Thursday, August 10, 2006

Come what may

The lobby began to fill with people at the start of intermission for the Philadelphia Orchestra's Valentine Concert. I was there with someone that I had been seeing for several months, and that night also happened to be my date's birthday. The crowd continued to fan out beneath the sprawling glass and chrome ceiling of the newly built Kimmel Center. We made our way over towards an enormous grand piano placed off to the side, where two young women in formal dresses were running through some scales and leafing through pages of sheet music. I sat the birthday girl down on a nearby chair and received an inquistive look as I walked over towards the front of the piano. I nodded over at the two women and stepped up to a microphone as the first notes began to play.
* * * * * * * *
Valerie and I met at a Halloween Party in October 2001--she was in a bridesmaid’s gown for her costume (“Always a bridesmaid, never a bride”) and I was wearing an authentic WWII paratrooper uniform. We went on our first date the following week and we both agreed early on to skip the usual dating games and just let things develop naturally at their own pace. Things took off pretty fast from there and we soon realized that there was a genuine connection between us.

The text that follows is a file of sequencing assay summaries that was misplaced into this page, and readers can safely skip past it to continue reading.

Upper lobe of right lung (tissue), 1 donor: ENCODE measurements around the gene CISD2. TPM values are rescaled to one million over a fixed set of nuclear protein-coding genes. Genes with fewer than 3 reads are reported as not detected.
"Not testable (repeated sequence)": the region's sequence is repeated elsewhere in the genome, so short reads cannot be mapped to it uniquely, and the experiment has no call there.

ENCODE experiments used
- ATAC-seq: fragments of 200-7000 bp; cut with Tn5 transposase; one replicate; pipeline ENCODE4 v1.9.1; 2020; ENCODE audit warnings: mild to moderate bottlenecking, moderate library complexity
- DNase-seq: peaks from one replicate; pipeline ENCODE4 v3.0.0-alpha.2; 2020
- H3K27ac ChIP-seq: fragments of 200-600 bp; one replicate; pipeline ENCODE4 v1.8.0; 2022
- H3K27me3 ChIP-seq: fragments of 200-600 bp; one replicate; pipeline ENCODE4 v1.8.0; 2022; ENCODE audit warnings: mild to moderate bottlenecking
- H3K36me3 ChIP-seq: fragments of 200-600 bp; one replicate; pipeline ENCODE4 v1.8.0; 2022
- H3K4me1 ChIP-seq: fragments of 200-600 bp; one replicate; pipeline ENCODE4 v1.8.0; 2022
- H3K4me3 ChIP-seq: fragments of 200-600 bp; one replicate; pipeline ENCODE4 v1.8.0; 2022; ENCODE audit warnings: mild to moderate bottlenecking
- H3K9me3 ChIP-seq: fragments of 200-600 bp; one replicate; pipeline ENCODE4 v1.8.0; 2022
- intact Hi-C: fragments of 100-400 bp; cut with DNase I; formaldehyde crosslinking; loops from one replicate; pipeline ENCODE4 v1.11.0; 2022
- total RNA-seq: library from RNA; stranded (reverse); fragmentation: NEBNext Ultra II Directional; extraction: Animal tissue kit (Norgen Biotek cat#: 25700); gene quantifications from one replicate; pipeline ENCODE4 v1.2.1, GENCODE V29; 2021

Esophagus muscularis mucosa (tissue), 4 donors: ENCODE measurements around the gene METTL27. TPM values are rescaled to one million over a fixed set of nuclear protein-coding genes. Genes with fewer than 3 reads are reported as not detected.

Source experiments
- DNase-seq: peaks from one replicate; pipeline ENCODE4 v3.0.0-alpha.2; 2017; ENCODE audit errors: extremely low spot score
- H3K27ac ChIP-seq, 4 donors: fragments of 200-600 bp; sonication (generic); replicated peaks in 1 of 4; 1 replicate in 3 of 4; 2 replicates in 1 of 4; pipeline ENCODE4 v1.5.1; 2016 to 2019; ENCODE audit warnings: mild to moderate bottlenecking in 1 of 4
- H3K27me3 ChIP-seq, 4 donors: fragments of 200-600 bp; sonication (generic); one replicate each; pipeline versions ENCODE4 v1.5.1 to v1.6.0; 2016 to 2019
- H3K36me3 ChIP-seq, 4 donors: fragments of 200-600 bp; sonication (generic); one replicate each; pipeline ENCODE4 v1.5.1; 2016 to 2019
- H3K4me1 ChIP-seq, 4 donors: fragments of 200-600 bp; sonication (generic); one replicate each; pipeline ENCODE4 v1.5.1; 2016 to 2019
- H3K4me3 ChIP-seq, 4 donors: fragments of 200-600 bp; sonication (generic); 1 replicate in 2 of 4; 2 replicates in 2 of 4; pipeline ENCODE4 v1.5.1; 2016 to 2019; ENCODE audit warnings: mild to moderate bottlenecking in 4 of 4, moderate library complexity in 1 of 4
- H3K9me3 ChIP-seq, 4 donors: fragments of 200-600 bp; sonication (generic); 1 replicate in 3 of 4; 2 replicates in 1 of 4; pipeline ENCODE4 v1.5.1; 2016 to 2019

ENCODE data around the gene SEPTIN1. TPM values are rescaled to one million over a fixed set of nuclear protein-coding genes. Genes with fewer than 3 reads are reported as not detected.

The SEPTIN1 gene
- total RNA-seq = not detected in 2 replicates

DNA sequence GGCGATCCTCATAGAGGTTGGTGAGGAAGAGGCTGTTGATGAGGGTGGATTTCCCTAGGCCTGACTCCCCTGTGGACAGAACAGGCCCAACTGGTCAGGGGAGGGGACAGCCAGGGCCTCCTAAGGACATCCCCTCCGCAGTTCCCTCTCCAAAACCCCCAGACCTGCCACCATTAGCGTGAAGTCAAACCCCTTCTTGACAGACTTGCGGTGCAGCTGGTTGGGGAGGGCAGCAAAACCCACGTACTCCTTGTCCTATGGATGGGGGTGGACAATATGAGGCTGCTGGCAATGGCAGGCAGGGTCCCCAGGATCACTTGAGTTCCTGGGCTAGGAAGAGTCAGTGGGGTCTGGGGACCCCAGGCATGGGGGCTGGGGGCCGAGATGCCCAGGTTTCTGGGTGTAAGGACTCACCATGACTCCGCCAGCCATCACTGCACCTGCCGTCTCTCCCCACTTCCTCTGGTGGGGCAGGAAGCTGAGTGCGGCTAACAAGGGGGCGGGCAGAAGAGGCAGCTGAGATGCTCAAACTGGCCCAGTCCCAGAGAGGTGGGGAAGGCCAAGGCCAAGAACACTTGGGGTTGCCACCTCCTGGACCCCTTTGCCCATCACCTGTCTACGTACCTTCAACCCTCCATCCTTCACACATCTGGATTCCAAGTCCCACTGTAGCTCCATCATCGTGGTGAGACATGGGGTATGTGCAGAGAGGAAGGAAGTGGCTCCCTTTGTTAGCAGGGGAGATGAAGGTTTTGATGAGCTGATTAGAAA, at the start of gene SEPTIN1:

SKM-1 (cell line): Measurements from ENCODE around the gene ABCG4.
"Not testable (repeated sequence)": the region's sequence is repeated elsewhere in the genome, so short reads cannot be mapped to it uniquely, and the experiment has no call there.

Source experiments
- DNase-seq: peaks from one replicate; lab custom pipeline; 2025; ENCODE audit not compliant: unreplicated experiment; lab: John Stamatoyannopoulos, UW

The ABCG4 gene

Since Valerie’s birthday was on Valentine’s Day, I wanted to do something to make it truly special. We had recently watched ‘Moulin Rouge’ together and the song “Come What May” had been stuck in my head for days afterwards. The lyrics seemed perfect and thankfully it was within my vocal range. I contacted the manager of Kimmel Center to get permission to perform the song in the lobby during intermission, and made arrangements with some local musicians to rehearse together a few times before the night of the concert. When the actual performance began, the first half of the program was a total blur. I spent the majority of it sitting in my seat constantly repeating the lyrics over and over in my head.
* * * * * * * *
The grand piano gave the notes a rich, clear sound that soon rose above the ambient noise of the lobby. One by one, several heads throughout the crowd started to turn in the direction of the music. I began to pat the outside of my pant leg in time with the rhythm as the introduction reached its final measures. I was doing it partly out of nervousness and also to help count off the beats until the cue for the first vocal entrance. But mainly I wanted to reassure myself that the box holding the engagement ring was still right there in my pocket.